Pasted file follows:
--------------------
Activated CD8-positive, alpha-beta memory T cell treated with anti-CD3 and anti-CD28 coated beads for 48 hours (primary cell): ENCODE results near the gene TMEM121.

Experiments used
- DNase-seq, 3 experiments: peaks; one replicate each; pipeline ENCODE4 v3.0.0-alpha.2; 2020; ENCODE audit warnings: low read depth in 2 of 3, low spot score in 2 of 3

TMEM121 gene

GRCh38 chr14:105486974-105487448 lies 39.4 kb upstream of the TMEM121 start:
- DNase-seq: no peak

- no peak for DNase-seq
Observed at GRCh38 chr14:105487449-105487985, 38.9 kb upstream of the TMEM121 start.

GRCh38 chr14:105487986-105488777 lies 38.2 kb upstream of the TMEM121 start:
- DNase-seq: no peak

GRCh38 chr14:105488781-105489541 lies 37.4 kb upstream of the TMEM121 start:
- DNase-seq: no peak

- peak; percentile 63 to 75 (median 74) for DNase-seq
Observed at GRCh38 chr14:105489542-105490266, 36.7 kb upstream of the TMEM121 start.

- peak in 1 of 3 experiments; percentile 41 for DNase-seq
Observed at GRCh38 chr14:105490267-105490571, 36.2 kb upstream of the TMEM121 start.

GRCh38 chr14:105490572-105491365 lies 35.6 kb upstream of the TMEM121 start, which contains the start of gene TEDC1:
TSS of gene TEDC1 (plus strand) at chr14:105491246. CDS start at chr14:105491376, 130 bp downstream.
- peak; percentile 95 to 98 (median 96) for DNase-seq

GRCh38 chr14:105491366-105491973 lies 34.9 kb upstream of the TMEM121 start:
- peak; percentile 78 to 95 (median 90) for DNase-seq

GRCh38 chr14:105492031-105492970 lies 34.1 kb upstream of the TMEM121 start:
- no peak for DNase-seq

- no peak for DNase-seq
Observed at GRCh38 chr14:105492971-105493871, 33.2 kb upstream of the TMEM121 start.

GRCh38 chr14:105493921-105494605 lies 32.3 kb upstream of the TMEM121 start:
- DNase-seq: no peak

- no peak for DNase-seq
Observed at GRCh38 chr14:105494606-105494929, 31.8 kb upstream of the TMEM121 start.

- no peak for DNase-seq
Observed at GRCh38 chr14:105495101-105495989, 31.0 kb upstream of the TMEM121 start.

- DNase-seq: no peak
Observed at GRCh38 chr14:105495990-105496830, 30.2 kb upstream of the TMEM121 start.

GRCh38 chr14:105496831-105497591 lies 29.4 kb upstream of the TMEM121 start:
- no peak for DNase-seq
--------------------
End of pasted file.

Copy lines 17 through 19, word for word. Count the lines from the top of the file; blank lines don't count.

GRCh38 chr14:105490572-105491365 lies 35.6 kb upstream of the TMEM121 start, which contains the start of gene TEDC1:
TSS of gene TEDC1 (plus strand) at chr14:105491246. CDS start at chr14:105491376, 130 bp downstream.
- peak; percentile 95 to 98 (median 96) for DNase-seq